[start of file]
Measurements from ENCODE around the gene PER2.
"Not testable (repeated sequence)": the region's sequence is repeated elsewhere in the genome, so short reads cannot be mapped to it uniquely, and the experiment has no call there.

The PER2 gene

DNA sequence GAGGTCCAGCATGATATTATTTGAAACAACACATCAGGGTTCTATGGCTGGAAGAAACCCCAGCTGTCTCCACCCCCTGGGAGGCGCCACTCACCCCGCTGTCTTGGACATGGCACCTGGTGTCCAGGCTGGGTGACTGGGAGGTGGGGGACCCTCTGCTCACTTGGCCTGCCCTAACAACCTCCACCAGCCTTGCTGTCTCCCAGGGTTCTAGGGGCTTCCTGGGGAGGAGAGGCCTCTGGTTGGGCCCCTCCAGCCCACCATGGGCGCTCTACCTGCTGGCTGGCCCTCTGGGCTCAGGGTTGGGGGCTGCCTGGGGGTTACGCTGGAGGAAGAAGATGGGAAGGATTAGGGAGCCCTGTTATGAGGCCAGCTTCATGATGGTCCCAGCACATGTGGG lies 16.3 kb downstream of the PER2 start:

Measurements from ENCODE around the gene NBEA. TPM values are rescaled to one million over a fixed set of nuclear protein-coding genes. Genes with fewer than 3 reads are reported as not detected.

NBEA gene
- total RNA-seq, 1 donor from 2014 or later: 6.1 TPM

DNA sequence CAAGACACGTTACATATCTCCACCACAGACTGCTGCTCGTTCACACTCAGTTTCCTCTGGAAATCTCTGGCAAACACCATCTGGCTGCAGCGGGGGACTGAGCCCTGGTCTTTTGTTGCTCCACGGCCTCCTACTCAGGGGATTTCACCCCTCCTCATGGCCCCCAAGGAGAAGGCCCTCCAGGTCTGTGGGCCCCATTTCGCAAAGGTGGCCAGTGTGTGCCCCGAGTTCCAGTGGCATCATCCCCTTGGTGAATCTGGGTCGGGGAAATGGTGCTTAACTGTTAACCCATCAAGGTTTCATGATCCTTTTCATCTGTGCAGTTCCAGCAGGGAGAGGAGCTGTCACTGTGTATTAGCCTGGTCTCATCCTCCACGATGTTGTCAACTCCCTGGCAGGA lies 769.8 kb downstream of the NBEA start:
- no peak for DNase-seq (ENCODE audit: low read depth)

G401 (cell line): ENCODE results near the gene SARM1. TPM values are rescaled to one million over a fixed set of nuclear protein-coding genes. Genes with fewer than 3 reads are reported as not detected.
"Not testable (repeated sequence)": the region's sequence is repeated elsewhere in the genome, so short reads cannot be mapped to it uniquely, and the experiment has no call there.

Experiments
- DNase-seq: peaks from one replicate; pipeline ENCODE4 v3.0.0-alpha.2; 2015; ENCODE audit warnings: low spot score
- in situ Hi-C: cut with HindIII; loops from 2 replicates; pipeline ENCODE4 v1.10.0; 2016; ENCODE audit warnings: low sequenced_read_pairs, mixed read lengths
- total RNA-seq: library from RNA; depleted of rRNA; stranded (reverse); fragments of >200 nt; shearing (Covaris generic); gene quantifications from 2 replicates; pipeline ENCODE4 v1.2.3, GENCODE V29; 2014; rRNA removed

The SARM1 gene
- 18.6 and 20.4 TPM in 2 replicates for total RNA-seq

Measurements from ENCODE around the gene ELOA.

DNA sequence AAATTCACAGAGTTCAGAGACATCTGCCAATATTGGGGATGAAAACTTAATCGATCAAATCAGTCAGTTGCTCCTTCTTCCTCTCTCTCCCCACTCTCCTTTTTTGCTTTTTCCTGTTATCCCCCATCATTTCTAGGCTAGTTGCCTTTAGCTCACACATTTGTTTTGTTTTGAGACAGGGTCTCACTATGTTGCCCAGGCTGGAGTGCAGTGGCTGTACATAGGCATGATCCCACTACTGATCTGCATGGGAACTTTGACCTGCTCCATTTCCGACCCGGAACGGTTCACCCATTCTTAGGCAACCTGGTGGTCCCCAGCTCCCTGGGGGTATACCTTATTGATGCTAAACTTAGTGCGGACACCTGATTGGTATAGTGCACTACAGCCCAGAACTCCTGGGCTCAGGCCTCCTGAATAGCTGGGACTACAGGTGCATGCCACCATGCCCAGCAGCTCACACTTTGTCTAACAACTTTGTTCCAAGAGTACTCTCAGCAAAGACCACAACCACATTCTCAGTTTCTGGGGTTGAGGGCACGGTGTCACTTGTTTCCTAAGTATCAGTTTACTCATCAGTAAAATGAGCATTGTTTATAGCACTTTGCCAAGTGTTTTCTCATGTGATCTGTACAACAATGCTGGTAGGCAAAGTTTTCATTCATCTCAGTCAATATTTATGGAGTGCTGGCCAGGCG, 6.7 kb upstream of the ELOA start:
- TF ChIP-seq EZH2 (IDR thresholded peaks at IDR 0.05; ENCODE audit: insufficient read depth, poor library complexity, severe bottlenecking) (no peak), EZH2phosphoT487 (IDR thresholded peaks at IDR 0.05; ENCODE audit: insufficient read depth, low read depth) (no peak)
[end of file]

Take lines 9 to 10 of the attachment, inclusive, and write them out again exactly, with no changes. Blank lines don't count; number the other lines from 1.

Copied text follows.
- no peak for DNase-seq (ENCODE audit: low read depth)

G401 (cell line): ENCODE results near the gene SARM1. TPM values are rescaled to one million over a fixed set of nuclear protein-coding genes. Genes with fewer than 3 reads are reported as not detected.